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Gierach and Gierach, P.A Gierach and Gierach
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Family Caregivers And Medicaid Eligibility


The idea of aging in place, surrounded by your closest family members in the house where you have lived for decades is a comforting thought, but aging in place is not as glamorous as it sounds.  Some people stay in their family home as their ability to live independently declines because, from a financial perspective, they have no other options.  Selling your house and moving to an assisted living facility is fine if you live alone, but what about the family members who live with you?  Especially if they are of working age, your house is probably the only thing separating them from financial catastrophe.  These are bleak economic times for the American workforce; a paid off or mostly paid off family home is a great source of financial relief.  Meanwhile, acting as a live-in caregiver to an elderly parent is relentless and exhausting work.  Once you come home from your job, you have another shift of work helping your elderly family member prepare food, bathe, and take medication.  The good news is that, in some cases, it is possible for the elderly person to move to a nursing home as a Medicaid beneficiary while the family members who have been providing care keep possession of the house.  To find out more about transferring ownership of your house to a family caregiver without losing Medicaid eligibility, contact an Orlando estate planning lawyer.

Medicaid Is Supposed to Alleviate Poverty, Not Cause It

Unless you plan carefully, Medicaid nursing home benefits are a Trojan horse.  Medicaid cannibalizes your Social Security check while paying for your nursing home care, and after you die, it files a claim against your estate to recover the rest of the money it spent on you.  Many estates have had to sell the decedent’s house to pay Medicaid, obliterating any stability the decedent could have provided for the younger generations by buying the house.  Medicaid uses the five-year lookback rule, where any assets the decedent gifted or sold for less than market value within five years of entering the nursing home are fair game for its claims.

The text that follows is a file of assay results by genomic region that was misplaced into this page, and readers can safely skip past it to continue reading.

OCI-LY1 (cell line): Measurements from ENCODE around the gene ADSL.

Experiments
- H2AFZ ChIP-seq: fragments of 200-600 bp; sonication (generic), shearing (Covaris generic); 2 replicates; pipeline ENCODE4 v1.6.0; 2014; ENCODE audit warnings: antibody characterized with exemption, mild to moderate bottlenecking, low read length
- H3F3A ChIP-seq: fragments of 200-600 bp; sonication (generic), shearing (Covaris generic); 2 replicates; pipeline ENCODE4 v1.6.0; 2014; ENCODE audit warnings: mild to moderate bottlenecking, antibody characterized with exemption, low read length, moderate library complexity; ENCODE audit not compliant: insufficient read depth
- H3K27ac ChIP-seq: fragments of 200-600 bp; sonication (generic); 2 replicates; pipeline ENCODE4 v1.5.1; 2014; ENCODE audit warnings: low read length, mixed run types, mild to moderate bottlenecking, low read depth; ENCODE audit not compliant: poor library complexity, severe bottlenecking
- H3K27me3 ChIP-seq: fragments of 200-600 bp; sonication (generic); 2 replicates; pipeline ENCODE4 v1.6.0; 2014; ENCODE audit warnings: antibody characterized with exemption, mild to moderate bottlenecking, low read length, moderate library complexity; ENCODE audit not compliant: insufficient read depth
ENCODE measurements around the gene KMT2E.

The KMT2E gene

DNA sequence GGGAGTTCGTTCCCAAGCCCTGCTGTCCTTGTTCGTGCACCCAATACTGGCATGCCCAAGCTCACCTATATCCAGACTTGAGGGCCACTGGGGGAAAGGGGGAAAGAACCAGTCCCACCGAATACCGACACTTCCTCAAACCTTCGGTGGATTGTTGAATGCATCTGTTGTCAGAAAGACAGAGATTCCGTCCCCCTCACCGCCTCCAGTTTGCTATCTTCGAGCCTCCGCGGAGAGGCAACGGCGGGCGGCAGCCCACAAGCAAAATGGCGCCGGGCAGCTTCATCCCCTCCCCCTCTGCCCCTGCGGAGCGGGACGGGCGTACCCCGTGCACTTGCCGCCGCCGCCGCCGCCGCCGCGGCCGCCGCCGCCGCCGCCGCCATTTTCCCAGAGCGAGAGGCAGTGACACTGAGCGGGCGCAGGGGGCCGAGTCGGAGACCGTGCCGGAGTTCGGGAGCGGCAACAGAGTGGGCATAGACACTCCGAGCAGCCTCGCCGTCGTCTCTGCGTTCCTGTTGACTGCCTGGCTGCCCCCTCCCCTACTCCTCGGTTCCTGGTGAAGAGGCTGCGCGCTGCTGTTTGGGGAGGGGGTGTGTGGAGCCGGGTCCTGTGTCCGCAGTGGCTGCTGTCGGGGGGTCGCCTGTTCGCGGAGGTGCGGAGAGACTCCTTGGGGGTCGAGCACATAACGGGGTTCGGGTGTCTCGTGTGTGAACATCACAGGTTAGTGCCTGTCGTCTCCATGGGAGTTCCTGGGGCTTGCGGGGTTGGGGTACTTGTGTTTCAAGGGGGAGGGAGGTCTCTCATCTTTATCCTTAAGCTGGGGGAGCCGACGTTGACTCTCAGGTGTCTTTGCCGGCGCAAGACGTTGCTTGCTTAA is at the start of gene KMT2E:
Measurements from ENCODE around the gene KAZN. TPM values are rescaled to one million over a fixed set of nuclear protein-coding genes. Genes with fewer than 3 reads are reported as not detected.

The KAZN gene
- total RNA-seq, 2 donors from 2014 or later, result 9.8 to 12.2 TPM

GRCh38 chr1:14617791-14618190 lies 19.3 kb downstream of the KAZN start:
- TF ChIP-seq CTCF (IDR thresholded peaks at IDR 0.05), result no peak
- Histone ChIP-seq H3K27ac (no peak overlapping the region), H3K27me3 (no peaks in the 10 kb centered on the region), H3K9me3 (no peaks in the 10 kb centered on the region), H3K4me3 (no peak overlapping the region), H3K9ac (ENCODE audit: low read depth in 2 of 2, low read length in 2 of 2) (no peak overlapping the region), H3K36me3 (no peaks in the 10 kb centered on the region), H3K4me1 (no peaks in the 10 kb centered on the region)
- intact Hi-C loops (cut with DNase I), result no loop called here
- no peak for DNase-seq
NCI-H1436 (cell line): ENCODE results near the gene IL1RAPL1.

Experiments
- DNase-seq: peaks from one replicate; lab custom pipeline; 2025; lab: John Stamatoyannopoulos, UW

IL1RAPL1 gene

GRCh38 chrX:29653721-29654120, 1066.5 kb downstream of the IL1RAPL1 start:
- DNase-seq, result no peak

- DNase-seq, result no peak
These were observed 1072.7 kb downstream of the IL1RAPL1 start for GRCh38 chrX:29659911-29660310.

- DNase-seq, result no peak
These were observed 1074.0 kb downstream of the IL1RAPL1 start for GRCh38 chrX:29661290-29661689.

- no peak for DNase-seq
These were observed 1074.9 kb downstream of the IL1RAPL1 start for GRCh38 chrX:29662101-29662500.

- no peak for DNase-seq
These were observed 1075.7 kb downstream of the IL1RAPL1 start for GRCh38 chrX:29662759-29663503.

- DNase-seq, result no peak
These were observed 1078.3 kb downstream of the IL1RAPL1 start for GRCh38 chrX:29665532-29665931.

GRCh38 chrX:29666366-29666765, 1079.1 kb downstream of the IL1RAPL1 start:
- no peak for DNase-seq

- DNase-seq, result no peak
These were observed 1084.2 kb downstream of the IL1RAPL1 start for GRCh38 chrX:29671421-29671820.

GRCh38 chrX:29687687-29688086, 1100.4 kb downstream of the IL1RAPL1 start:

The good news is that Medicaid will not take your house if you transfer its title to your son or daughter just before you enter a nursing home, as long as your child has been living with you and acting as your caregiver for at least two years before you entered the nursing home.  Only biological and adopted sons and daughters are eligible under this rule.  Sons-in-law, daughters-in-law, nieces, nephews, stepchildren, and grandchildren are not eligible, even though they may have contributed to your care.  If you own your house jointly with your sibling, your sibling also gets to keep the house after you enter a nursing home and does not risk losing the house during the probate of your estate.

Contact Gierach and Gierach About Providing for Your Family Caregivers in Your Estate Plan

An estate planning lawyer can help you plan to access Medicaid nursing home benefits without putting your family in a precarious financial position.  Contact Gierach and Gierach, P.A. in Orlando, Florida to discuss your case.


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